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molecular particles containing a triva-lent positively charged carbon atom. Carbonium ions are highly reactive and therefore unstable. They form on heterolytic cleavage of the C—X bond (the electron pair which effects this bond is removed with the X group):
For example, the action of strong acids on triphenyl carbinol yields a triphenylmethyl cation salt:
This carbonium ion is stable due to the distribution of the positive charge among several carbon atoms. Carbonium ions also form during the action of aprotic acids on halogen derivatives, for example
They also form during the addition of a proton or other cation to the multiple bond:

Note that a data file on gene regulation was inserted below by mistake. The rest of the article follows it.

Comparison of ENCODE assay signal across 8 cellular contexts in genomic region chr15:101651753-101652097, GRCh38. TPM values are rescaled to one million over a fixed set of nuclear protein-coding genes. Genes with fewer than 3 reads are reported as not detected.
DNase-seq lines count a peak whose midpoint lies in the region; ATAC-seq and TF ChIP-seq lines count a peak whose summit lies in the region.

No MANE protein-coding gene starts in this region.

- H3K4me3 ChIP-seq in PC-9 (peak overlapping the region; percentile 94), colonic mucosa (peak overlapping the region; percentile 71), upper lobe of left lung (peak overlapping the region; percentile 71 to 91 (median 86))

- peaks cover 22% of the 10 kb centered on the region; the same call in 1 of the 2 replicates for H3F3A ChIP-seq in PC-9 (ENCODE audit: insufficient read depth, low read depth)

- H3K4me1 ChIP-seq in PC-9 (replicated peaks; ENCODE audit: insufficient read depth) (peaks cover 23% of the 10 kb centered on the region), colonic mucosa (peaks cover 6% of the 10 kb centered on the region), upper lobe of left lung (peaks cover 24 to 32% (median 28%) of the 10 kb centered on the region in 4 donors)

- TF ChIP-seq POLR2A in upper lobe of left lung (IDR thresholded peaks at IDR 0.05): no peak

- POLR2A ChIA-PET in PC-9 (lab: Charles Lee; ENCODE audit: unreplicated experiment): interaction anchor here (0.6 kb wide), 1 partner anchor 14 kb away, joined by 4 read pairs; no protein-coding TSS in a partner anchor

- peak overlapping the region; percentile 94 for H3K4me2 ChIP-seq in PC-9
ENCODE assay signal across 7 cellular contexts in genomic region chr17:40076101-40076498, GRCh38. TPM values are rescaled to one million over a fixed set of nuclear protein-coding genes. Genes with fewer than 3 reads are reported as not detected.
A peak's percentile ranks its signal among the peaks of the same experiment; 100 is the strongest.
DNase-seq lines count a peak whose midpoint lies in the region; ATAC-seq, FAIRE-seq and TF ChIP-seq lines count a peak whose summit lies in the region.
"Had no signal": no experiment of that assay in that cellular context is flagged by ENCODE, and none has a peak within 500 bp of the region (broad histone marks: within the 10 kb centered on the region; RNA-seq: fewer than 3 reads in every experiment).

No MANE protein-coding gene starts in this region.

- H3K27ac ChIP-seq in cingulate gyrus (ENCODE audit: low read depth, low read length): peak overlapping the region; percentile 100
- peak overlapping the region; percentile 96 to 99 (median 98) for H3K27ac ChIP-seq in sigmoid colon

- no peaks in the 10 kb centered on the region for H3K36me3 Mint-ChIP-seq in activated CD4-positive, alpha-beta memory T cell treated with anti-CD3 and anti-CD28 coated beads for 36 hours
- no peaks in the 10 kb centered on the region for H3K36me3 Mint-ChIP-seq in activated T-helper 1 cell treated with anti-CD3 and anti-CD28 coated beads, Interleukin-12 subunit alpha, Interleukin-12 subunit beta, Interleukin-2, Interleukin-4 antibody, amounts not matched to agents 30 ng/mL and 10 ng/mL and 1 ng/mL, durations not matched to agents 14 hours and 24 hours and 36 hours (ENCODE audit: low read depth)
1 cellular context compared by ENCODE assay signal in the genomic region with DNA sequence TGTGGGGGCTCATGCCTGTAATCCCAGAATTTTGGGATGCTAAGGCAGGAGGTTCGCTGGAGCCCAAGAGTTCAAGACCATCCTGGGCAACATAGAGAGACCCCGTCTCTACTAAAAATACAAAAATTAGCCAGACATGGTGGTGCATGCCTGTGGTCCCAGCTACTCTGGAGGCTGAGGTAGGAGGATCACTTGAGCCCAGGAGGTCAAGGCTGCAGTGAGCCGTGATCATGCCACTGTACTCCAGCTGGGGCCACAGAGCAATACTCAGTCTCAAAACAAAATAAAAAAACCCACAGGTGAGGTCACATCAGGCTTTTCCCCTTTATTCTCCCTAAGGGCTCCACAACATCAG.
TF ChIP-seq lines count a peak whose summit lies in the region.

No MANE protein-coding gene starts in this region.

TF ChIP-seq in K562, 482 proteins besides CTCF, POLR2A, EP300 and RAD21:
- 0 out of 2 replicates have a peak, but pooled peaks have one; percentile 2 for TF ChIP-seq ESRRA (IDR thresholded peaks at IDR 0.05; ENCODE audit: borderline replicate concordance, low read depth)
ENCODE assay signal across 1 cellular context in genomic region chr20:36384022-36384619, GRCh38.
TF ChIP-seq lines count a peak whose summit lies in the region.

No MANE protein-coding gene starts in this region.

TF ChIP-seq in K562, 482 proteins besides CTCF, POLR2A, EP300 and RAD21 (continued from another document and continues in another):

Carbonium ions readily interact with anions, with molecules containing an unshared electron pair or a multiple bond, and with other compounds, attacking areas with increased electron density. Carbonium ions are intermediate particles in many organic reactions of both theoretical and practical value (for example, alkylation and acylation according to the Friedel-Crafts reaction, reactions of electrophilic combination with olefins, iso-merization and cation polymerization of olefins, and pinacolic and retropinacolic, Dem’ianov, and Wagner-Meerwein rearrangements).
REFERENCESBreslow, R. Mekhanizmy organicheskikh reaktsii. Moscow, 1968. (Translated from English.)
Roberts, J., and M. Caserio. Osnovy organicheskoi khimii, parts 1–2. Moscow, 1968. (Translated from English.)
B. L. DIATKIN